Day30

The Shepherds and God’s Flock

from the Lent 2022: Come to Life reading plan


Ezekiel 34:1-31, Ezekiel 35:1-15, Psalm 23:1-4, John 10:11-14

BY Erin Davis

I’m a bona fide shepherdess. My little midwestern farm often has sheep grazing in the pasture. When I hear sermons about how dumb sheep are, my eyes automatically want to roll. (Sorry, pastor.) Those fluffy white creatures aren’t dumb (at least not any more so than the next barnyard animal), but they are vulnerable. Because rain and wolves, disease and disaster are always nearby, all sheep need a shepherd—a good one. 

Here in Ezekiel 34, after pages and pages of prophetic warnings, the word of the Lord appeared to Ezekiel again, this time to pronounce judgment on “the shepherds of Israel” (Ezekiel 34:1). As I read these verses through the lens of my farm, they seem less of a rant against shepherds and more of a manifesto about God’s love. Consider:

“You have not strengthened the weak, healed the sick, bandaged the injured, brought back the strays, or sought the lost. Instead you have ruled them with violence and cruelty. They were scattered for lack of a shepherd; they became food for all the wild animals when they were scattered.” —Ezekiel 34:4–5

While this could fit as a bad performance review for literal shepherds, if we keep reading, we find hyperbole. 

“My flock went astray on all the mountains and every high hill. My flock was scattered over the whole face of the earth, and there was no one searching or seeking for them.” —Ezekiel 34:6 

God was speaking to Ezekiel about more than barnyard animals. This flock was made up of His children. God’s people were, in fact, scattered. Many were in captivity at the time of Ezekiel’s vision. Others were made homeless by the destruction of invading nations. Still, there’s a deeper truth. There is no human shepherd who can truly keep us safe from the dangers of sin. Our spiritual leaders are broken, too. Our good deeds aren’t a safe pen. Our hearts sing siren songs toward unsafe territories. Though we aren’t stupid, we are vulnerable.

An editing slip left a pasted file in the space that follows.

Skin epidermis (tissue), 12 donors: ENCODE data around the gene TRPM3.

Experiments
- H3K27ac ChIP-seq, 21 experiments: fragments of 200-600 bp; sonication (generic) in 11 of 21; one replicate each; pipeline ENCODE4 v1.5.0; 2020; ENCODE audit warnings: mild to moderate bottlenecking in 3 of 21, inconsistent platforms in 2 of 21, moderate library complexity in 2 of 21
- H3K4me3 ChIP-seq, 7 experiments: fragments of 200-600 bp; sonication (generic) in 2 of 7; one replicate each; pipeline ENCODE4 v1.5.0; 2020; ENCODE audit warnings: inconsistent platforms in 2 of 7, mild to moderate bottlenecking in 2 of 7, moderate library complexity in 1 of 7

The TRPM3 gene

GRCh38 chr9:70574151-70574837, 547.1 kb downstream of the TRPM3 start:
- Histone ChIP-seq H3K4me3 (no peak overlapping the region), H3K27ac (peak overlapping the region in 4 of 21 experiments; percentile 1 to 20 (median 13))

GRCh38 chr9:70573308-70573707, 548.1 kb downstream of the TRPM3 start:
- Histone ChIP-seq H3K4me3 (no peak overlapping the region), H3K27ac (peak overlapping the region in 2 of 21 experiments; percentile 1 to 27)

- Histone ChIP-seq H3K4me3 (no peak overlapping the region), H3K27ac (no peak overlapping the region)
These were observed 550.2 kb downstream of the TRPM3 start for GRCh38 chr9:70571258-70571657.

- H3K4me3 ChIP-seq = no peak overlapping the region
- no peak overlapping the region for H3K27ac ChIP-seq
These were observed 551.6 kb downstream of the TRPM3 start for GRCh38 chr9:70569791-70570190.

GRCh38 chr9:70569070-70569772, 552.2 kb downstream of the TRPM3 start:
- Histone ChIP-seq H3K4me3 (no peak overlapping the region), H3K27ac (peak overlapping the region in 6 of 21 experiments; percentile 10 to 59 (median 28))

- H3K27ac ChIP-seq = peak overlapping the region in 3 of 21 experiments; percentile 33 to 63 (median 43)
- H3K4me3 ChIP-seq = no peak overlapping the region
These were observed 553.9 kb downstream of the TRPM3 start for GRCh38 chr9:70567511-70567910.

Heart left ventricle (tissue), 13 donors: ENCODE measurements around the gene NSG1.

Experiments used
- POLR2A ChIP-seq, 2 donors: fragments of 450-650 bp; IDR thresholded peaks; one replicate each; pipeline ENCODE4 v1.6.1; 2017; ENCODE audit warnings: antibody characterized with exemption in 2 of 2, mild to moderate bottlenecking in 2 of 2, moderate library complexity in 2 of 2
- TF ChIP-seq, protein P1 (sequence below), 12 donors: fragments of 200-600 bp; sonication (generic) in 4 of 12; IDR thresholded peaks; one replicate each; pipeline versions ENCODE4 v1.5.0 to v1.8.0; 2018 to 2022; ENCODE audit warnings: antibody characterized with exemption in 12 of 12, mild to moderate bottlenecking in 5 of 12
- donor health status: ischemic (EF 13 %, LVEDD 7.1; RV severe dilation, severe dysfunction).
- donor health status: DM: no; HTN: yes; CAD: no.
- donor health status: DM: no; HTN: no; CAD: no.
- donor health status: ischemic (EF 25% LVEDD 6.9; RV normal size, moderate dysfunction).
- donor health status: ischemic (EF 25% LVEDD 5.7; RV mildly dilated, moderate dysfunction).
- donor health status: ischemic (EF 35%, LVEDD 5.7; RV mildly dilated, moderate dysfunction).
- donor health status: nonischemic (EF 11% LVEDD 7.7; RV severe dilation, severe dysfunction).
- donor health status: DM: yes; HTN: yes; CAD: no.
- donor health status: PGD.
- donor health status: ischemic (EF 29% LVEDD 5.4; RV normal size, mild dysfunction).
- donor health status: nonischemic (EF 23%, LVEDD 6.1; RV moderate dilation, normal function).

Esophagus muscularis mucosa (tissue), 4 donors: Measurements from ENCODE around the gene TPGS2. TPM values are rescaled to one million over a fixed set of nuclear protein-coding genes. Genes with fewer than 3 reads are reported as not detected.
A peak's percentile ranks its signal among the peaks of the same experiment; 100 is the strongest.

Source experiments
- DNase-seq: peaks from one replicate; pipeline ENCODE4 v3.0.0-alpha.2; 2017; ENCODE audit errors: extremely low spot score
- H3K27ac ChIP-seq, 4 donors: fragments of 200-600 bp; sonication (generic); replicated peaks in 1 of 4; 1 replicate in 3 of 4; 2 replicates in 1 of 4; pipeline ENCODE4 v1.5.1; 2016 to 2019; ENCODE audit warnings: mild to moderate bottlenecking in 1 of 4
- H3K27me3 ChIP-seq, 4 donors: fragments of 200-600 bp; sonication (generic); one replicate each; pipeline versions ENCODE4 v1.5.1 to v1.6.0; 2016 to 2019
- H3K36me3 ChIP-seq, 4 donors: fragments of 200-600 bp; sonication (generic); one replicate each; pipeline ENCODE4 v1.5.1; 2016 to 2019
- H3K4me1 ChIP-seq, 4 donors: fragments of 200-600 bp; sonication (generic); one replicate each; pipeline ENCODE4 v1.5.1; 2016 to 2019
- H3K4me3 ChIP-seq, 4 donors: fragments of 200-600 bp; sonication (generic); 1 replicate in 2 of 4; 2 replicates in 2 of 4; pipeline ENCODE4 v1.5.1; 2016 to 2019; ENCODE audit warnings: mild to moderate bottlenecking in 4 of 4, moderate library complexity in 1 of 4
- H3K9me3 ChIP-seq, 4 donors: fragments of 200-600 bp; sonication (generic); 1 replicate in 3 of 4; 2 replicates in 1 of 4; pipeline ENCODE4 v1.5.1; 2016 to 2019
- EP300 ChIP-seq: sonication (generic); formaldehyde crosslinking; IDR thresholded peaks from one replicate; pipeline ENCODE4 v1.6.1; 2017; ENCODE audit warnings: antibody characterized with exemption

But hallelujah, we have a good Shepherd! In John 10, Jesus declared Himself as the fulfillment of Ezekiel’s prophecy. 

“I am the good shepherd. The good shepherd lays down His life for the sheep” –John 10:11 

Yes, we’re prone to wander toward all manner of dangers. We do have an enemy who prowls around looking for an opportunity to devour us (1Peter 5:8). Still, Ezekiel’s prophecy points out that Christ’s great love for us motivates Him to pay attention to our needs. Our Good Shepherd is ever on guard! 

Post Comments (53)

53 thoughts on "The Shepherds and God’s Flock"

  1. Alli Fulford says:

    H

  2. Katie Murphy says:

    Thank you Jesus !

  3. Laurie Crary says:

    Ezekiel 34 is amazing!!!

  4. Terany Garnett says:

    Our gracious Lord is so loving on us. All the days I read and I feel so much guilt and conviction and the small reminder of His love keeps me safe from my own thoughts.

  5. Terri Baldwin says:

    JOHN 10:11-14
    “I am the good shepherd. The good shepherd lays down his life for the sheep,
    “The hired hand, since he is not the shepherd and doesn’t own the sheep, leaves
    them and runs away when he sees a wolf coming. The wolf then snatches and
    scatters them., ‘3 This happens because he is a hired hand and doesn’t care about
    the sheep.
    “”I am the good shepherd. I know my own, and my own know me..

Leave a Reply

Your email address will not be published.